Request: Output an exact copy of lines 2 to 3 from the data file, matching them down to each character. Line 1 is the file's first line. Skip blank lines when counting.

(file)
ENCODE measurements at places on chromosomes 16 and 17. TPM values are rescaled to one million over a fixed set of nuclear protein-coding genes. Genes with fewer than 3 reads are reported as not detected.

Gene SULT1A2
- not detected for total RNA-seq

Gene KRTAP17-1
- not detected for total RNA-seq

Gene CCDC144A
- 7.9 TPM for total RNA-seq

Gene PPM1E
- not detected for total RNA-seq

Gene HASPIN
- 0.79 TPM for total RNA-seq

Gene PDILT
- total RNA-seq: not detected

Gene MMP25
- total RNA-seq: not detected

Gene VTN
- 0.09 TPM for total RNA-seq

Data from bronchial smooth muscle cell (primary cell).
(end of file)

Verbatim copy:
Gene SULT1A2
- not detected for total RNA-seq